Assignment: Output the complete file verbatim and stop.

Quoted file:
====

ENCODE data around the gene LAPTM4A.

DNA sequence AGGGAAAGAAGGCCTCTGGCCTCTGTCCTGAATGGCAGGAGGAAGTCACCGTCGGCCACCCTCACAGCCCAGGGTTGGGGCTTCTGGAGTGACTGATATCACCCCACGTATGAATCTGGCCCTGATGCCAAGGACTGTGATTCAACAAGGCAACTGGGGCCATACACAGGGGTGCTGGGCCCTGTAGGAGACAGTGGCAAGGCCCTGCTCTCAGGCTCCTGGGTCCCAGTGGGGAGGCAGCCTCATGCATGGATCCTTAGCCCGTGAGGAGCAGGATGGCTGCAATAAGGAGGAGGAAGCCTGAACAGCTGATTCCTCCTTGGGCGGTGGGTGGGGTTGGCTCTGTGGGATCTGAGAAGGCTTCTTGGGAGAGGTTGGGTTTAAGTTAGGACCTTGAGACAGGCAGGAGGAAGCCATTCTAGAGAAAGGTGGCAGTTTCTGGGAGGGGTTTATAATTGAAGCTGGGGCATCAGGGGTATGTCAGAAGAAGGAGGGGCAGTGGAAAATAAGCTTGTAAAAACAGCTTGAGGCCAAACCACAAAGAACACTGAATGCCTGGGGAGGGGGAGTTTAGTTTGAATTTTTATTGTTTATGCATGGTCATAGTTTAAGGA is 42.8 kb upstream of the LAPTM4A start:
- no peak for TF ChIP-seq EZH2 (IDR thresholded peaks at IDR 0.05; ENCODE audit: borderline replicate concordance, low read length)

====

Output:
ENCODE data around the gene LAPTM4A.

DNA sequence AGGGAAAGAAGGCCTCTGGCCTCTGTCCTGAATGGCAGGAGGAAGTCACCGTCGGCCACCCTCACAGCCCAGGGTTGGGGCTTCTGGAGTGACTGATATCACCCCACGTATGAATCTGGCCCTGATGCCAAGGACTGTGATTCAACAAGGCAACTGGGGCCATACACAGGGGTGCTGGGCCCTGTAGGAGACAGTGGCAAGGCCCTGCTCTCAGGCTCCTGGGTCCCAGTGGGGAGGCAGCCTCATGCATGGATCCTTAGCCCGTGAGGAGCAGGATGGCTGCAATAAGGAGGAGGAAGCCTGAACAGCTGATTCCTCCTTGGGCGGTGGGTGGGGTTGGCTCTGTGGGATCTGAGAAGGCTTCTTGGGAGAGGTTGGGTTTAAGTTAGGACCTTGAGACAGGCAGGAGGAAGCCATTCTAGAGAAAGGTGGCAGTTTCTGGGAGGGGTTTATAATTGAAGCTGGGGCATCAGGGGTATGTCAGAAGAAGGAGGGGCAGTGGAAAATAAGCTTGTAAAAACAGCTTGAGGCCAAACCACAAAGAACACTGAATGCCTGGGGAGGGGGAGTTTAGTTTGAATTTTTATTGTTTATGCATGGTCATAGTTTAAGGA is 42.8 kb upstream of the LAPTM4A start:
- no peak for TF ChIP-seq EZH2 (IDR thresholded peaks at IDR 0.05; ENCODE audit: borderline replicate concordance, low read length)